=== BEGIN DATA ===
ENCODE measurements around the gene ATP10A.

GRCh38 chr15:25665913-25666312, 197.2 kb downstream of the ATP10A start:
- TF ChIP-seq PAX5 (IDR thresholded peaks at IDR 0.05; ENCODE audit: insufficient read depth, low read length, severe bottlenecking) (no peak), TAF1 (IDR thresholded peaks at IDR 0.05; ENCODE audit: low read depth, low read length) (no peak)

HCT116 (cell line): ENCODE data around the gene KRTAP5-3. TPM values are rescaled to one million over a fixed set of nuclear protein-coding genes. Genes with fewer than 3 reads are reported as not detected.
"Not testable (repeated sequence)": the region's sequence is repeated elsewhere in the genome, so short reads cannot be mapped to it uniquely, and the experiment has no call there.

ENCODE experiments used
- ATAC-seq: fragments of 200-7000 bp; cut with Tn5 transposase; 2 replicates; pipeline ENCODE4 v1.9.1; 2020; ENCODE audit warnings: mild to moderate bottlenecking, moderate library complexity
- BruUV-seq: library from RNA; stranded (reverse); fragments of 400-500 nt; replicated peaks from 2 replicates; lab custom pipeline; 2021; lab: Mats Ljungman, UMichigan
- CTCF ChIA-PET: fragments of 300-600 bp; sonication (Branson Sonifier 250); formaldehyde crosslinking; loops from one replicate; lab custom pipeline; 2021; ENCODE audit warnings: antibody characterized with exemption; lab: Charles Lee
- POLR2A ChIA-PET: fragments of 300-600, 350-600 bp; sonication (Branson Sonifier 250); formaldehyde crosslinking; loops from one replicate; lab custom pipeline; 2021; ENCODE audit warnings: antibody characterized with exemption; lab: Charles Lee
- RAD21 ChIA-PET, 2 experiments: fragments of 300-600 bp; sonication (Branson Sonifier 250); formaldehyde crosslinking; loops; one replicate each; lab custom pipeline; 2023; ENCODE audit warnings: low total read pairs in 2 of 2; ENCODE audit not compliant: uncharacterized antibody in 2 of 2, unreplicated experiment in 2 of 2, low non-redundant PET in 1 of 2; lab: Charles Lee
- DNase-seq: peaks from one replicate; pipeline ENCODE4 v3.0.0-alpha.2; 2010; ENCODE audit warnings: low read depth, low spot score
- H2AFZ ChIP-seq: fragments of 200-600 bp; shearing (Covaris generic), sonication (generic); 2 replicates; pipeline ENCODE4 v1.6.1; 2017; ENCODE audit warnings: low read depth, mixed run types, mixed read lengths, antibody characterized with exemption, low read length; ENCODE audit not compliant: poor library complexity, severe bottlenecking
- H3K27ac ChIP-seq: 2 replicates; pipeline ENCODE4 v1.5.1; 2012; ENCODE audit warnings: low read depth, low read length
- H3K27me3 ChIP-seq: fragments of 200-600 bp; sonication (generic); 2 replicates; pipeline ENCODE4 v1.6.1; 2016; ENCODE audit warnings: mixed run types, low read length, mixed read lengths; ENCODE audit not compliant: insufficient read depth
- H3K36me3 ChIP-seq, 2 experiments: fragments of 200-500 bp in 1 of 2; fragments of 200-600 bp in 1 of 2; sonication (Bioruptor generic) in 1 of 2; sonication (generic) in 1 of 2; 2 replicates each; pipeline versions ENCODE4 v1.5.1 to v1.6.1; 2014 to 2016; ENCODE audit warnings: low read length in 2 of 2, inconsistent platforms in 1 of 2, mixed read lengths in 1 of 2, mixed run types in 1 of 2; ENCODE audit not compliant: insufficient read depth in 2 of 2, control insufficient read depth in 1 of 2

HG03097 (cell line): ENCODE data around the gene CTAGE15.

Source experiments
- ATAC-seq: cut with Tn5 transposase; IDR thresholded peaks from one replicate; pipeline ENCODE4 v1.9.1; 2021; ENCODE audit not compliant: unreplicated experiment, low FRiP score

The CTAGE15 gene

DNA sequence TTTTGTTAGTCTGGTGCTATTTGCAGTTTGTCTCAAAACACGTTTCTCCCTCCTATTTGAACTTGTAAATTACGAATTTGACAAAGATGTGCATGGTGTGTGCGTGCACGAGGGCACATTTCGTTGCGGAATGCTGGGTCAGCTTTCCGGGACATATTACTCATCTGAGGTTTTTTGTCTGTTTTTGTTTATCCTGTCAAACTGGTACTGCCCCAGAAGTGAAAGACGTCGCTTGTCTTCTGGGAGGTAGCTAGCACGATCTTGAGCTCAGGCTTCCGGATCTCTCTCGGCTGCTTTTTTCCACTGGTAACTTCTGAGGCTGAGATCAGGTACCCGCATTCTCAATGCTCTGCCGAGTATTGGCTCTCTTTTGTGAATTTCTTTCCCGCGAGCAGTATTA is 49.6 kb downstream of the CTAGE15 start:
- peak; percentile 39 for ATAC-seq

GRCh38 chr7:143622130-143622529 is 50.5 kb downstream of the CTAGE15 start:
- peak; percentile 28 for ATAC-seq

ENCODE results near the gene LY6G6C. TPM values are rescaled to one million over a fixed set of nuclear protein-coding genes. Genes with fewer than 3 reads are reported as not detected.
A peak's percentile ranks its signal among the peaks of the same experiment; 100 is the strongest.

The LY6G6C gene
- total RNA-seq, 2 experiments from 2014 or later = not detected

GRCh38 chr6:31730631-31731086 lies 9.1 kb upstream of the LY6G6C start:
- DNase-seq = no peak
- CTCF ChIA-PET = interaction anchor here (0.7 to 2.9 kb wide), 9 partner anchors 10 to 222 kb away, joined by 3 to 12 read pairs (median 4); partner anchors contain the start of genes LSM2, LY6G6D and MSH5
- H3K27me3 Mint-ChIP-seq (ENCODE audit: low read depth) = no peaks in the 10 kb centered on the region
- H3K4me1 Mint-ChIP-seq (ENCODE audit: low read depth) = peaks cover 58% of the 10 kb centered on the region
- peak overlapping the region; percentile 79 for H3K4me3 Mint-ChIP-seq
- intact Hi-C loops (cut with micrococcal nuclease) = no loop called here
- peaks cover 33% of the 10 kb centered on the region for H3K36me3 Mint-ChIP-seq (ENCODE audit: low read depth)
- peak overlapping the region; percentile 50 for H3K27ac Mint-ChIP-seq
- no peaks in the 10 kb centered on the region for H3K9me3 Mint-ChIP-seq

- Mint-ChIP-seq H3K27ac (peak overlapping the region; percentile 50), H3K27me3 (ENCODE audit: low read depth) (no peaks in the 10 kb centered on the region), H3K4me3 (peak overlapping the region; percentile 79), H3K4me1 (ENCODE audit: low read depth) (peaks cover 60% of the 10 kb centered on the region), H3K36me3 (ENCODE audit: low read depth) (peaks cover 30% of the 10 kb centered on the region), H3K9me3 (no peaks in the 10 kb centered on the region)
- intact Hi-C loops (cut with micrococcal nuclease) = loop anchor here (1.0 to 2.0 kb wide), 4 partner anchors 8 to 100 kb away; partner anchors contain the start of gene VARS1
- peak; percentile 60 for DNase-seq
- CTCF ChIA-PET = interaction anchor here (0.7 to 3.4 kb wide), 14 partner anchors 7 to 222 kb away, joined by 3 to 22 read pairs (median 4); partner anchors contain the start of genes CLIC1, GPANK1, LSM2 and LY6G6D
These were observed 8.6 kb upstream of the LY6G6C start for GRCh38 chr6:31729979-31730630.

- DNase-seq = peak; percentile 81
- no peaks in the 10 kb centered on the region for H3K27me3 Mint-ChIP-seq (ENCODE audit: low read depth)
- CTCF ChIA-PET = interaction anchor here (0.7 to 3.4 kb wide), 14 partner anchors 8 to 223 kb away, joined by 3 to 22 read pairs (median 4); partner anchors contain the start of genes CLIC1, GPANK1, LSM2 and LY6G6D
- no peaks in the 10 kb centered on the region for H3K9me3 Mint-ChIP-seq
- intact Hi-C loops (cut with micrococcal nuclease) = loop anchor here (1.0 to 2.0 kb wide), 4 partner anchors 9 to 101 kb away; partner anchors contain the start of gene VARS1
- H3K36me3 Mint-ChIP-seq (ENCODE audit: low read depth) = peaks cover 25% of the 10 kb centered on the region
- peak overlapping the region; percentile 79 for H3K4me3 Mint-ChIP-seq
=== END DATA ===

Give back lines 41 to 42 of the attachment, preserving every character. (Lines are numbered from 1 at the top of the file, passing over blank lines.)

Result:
- peak; percentile 60 for DNase-seq
- CTCF ChIA-PET = interaction anchor here (0.7 to 3.4 kb wide), 14 partner anchors 7 to 222 kb away, joined by 3 to 22 read pairs (median 4); partner anchors contain the start of genes CLIC1, GPANK1, LSM2 and LY6G6D